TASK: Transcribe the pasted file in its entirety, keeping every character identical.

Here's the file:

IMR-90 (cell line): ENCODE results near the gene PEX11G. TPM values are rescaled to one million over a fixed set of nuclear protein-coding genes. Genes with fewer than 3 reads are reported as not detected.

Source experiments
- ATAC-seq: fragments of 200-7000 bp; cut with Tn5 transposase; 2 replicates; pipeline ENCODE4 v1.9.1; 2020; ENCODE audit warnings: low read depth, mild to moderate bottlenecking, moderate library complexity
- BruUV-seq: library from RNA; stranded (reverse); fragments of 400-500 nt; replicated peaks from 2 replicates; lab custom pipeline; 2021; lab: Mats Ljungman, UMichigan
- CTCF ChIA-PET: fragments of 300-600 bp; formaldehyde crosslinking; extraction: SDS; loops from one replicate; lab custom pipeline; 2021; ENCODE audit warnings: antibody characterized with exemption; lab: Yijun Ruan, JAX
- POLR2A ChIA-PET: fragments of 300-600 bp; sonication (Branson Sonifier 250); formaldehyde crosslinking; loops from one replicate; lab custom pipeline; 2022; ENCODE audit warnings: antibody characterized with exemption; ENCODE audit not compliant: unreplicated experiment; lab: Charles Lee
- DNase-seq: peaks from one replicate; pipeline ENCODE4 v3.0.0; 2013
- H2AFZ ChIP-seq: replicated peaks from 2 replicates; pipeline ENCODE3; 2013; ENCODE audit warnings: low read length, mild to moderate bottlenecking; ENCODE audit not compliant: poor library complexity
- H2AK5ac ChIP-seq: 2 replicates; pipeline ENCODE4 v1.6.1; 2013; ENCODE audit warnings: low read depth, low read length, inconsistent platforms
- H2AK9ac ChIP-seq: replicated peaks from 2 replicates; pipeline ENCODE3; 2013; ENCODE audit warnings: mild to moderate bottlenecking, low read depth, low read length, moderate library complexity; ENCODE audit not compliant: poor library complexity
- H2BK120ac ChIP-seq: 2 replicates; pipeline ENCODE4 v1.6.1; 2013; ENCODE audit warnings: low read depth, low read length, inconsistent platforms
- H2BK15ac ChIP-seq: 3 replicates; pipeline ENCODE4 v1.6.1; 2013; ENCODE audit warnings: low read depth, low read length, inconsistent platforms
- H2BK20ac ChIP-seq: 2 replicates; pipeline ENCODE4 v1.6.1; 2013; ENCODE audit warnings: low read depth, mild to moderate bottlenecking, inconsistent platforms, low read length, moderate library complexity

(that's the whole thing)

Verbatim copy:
IMR-90 (cell line): ENCODE results near the gene PEX11G. TPM values are rescaled to one million over a fixed set of nuclear protein-coding genes. Genes with fewer than 3 reads are reported as not detected.

Source experiments
- ATAC-seq: fragments of 200-7000 bp; cut with Tn5 transposase; 2 replicates; pipeline ENCODE4 v1.9.1; 2020; ENCODE audit warnings: low read depth, mild to moderate bottlenecking, moderate library complexity
- BruUV-seq: library from RNA; stranded (reverse); fragments of 400-500 nt; replicated peaks from 2 replicates; lab custom pipeline; 2021; lab: Mats Ljungman, UMichigan
- CTCF ChIA-PET: fragments of 300-600 bp; formaldehyde crosslinking; extraction: SDS; loops from one replicate; lab custom pipeline; 2021; ENCODE audit warnings: antibody characterized with exemption; lab: Yijun Ruan, JAX
- POLR2A ChIA-PET: fragments of 300-600 bp; sonication (Branson Sonifier 250); formaldehyde crosslinking; loops from one replicate; lab custom pipeline; 2022; ENCODE audit warnings: antibody characterized with exemption; ENCODE audit not compliant: unreplicated experiment; lab: Charles Lee
- DNase-seq: peaks from one replicate; pipeline ENCODE4 v3.0.0; 2013
- H2AFZ ChIP-seq: replicated peaks from 2 replicates; pipeline ENCODE3; 2013; ENCODE audit warnings: low read length, mild to moderate bottlenecking; ENCODE audit not compliant: poor library complexity
- H2AK5ac ChIP-seq: 2 replicates; pipeline ENCODE4 v1.6.1; 2013; ENCODE audit warnings: low read depth, low read length, inconsistent platforms
- H2AK9ac ChIP-seq: replicated peaks from 2 replicates; pipeline ENCODE3; 2013; ENCODE audit warnings: mild to moderate bottlenecking, low read depth, low read length, moderate library complexity; ENCODE audit not compliant: poor library complexity
- H2BK120ac ChIP-seq: 2 replicates; pipeline ENCODE4 v1.6.1; 2013; ENCODE audit warnings: low read depth, low read length, inconsistent platforms
- H2BK15ac ChIP-seq: 3 replicates; pipeline ENCODE4 v1.6.1; 2013; ENCODE audit warnings: low read depth, low read length, inconsistent platforms
- H2BK20ac ChIP-seq: 2 replicates; pipeline ENCODE4 v1.6.1; 2013; ENCODE audit warnings: low read depth, mild to moderate bottlenecking, inconsistent platforms, low read length, moderate library complexity